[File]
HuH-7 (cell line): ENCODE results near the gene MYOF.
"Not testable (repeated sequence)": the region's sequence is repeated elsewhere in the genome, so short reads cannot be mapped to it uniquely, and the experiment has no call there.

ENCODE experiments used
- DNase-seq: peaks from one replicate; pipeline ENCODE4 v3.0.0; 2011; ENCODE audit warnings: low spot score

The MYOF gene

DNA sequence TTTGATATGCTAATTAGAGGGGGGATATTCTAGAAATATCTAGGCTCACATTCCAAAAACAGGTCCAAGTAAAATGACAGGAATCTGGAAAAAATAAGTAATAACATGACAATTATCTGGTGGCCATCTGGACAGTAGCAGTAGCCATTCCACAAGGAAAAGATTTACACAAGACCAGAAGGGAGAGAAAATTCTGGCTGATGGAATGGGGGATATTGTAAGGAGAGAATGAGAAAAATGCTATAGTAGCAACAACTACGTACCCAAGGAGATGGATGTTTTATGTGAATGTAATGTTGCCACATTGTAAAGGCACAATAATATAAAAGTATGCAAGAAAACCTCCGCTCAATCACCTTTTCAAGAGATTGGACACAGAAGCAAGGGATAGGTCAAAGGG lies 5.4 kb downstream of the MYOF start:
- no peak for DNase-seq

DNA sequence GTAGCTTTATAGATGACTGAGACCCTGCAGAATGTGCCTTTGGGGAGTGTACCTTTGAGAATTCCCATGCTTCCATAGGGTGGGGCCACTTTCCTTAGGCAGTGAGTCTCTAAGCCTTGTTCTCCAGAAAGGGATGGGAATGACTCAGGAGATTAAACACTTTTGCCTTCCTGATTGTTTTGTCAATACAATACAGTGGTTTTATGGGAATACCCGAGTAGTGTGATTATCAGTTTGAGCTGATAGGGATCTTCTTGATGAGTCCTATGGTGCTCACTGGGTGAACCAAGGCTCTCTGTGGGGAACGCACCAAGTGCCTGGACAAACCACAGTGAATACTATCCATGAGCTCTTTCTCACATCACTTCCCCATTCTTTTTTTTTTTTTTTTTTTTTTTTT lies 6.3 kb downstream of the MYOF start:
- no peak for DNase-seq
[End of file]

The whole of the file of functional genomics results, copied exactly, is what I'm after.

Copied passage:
HuH-7 (cell line): ENCODE results near the gene MYOF.
"Not testable (repeated sequence)": the region's sequence is repeated elsewhere in the genome, so short reads cannot be mapped to it uniquely, and the experiment has no call there.

ENCODE experiments used
- DNase-seq: peaks from one replicate; pipeline ENCODE4 v3.0.0; 2011; ENCODE audit warnings: low spot score

The MYOF gene

DNA sequence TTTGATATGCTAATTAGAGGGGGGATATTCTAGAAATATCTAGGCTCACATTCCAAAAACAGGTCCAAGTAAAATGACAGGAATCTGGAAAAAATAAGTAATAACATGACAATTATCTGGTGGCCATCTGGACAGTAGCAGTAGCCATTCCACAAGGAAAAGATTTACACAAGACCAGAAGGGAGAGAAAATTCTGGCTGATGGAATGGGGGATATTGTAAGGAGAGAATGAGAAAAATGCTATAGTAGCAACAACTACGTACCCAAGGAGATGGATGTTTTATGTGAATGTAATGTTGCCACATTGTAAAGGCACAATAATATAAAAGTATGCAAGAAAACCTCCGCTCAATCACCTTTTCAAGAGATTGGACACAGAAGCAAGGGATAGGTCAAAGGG lies 5.4 kb downstream of the MYOF start:
- no peak for DNase-seq

DNA sequence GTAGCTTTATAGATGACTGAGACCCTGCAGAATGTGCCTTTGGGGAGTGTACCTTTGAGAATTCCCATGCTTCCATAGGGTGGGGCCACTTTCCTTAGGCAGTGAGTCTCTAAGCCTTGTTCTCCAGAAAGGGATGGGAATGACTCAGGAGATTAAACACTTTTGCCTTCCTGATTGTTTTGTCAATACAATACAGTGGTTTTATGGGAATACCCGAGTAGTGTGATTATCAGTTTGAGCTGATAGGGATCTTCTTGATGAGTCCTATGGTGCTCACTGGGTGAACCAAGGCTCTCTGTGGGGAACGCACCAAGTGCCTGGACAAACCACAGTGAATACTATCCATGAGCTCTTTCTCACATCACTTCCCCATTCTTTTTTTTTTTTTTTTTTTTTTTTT lies 6.3 kb downstream of the MYOF start:
- no peak for DNase-seq